Online video is gaining plenty of momentum with audience consumption and content creation, and technology is only making both easier. Now, social media platforms are stepping up their video wares by offering an advertising platform, teasing out some of the best returns ever seen online — or anywhere, for that matter.
Although some professionals might presume social video ads are as simple as posting social updates that include video content, Twitter and other platforms are enhancing their video delivery capabilities, increasing returns and bolstering the quality of their data insight. Here's a quick breakdown of social video advertising, as well as an example of how brands can cash in quickly.
Video Ads vs. Social Video Posts
Social content that features a video may look the same as new video ads, particularly those rolled out on Twitter (and coming soon to Facebook). The main difference is in measuring performance: When you pay for a promoted tweet that includes a video, all of the performance metrics concern interaction with the tweet itself — regardless of how a user engages with the video.
That's a problem when you're trying to measure the success of video content, and it's one that social platforms are gradually resolving. With Twitter's new social video ads, you can pay for promotion (and performance tracking) of just the video itself, allowing you to determine ROI strictly by examining how the videos are played or otherwise trigger engagement.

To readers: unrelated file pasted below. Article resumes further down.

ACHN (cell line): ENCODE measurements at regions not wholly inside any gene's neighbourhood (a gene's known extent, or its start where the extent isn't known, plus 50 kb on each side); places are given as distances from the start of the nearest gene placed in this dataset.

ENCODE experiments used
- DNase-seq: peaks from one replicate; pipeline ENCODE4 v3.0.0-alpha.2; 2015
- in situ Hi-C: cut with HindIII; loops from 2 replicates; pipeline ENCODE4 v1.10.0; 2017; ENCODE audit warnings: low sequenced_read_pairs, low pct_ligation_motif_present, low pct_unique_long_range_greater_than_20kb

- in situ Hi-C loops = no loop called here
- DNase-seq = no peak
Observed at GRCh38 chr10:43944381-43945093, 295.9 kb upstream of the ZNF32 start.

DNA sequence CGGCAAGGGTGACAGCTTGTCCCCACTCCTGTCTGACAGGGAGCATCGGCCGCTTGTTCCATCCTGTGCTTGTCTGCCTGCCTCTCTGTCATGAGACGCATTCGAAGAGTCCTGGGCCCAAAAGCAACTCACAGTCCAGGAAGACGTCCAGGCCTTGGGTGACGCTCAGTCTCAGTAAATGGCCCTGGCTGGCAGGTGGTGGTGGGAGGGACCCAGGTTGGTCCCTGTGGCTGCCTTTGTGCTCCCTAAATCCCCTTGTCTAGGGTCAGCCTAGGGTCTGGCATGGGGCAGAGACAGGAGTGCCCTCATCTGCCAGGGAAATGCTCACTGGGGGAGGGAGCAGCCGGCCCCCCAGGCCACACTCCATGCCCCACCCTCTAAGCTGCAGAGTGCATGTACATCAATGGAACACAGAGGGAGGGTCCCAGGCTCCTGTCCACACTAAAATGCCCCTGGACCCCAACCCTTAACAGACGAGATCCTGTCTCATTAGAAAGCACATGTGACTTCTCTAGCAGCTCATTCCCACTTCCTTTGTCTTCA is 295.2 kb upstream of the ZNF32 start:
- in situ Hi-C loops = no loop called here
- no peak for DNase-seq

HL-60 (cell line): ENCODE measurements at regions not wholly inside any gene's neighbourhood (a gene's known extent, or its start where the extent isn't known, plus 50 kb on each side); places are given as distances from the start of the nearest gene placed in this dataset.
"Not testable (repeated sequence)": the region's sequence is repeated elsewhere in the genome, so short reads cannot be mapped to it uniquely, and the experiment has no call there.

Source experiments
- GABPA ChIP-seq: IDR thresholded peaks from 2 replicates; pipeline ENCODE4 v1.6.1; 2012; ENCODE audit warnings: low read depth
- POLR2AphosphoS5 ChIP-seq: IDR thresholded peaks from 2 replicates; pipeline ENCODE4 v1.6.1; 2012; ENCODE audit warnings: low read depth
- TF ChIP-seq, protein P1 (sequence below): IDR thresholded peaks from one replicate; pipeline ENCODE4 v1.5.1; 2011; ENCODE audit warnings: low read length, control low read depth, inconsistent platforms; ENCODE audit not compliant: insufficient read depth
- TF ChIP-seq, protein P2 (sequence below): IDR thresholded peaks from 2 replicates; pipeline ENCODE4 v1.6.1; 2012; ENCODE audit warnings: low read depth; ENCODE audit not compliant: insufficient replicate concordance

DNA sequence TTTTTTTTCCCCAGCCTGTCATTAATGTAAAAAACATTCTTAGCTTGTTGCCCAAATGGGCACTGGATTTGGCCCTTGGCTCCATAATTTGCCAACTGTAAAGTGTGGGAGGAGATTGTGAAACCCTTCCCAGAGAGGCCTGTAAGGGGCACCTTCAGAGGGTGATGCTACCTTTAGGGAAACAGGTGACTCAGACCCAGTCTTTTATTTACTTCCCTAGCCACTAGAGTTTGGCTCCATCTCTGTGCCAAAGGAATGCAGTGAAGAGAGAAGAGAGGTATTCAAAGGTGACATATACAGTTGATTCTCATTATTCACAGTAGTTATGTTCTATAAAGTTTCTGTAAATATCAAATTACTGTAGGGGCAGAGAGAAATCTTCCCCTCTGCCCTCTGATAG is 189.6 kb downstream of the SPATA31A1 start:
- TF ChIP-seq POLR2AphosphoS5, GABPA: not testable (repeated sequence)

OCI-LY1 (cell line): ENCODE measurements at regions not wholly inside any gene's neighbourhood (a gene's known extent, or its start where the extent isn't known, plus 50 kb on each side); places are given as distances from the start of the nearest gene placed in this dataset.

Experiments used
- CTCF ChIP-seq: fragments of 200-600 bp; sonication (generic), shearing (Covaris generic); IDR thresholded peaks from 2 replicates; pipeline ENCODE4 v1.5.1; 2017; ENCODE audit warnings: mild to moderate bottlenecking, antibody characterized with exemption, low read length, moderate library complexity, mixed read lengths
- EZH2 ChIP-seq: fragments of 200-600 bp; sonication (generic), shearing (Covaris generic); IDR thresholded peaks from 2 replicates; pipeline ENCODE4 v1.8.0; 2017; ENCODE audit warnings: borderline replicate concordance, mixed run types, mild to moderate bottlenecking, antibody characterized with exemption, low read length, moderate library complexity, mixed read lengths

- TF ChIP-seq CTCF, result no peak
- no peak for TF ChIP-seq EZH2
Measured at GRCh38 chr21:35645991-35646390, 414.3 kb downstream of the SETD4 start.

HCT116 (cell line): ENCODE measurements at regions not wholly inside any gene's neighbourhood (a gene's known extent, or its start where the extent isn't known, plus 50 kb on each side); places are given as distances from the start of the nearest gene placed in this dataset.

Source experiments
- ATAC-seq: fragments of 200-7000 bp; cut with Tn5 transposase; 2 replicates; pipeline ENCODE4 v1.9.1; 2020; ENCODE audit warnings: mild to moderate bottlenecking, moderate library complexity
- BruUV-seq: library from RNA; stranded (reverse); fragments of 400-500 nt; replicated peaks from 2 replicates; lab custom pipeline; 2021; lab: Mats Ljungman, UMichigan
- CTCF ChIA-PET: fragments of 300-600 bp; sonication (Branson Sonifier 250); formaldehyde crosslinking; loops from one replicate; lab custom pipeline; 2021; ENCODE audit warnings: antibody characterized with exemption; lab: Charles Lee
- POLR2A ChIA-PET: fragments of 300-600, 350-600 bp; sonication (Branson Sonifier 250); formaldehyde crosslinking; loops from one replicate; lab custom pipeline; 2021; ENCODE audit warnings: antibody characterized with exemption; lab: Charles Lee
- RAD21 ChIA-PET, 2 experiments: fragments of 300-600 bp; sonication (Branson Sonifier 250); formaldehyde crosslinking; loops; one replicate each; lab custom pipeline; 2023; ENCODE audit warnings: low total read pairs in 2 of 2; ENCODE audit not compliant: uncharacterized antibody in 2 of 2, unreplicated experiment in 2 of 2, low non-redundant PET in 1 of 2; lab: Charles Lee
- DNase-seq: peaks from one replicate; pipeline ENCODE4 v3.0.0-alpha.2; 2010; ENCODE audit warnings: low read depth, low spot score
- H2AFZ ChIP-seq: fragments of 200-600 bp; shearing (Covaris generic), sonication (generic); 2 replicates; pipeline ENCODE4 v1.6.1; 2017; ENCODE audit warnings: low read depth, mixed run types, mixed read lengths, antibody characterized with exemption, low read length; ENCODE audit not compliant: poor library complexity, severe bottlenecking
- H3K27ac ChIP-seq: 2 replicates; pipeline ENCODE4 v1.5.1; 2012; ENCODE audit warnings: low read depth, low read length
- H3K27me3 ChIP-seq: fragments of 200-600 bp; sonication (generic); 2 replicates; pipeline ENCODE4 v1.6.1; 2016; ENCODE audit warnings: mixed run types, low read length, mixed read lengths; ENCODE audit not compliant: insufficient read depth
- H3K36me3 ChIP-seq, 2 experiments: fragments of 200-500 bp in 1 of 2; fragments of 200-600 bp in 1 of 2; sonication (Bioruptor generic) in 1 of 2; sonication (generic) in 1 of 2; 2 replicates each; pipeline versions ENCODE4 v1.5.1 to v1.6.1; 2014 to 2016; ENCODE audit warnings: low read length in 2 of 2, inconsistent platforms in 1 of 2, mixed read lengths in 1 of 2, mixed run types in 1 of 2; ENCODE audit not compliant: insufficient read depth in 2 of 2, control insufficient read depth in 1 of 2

Early testing also shows that social video ads earn better results than paid tweets that package a video. One test on Marketing Land found engagement rates for video in promoted tweets was below 1 percent, with the average cost hovering around $3. As recent examples show, new social video ads are only a fraction of that cost, with much better results.
Breaking Down the High Value of Video Ads
To see just how much ROI a single social video ad can drive, check out JCPenney's recent ad campaign that launched on Twitter. According to Adweek, the retailer first created video content that it thought would serve a social campaign well — in this case, shoppers surprised strangers by picking up their tab at checkout.
The company then used Twitter's targeting tools to choose who to display the promoted video ads to. The content was delivered at a cost of 4 cents per view, and the campaign cost a total of $120,000 for 3 million views. That's a larger overall return than what the company earned through YouTube, but it gets even better.
Nine out of 10 impressions on the video ad were unpaid, organic tweets. This is where social sharing makes such a big difference in the value of video ads: Most people who watched the video did so organically, without paid promotion delivering the content into their feed. Ultimately, a single promoted tweet earned JCPenney 16 million impressions.
These kinds of figures are stunning, and they're presenting a real challenge to other video advertising platforms, including long-dominant YouTube. Social video ads may be a new toy in an already-saturated digital market, but this opportunity may offer the best value yet when it comes to bringing video to the masses.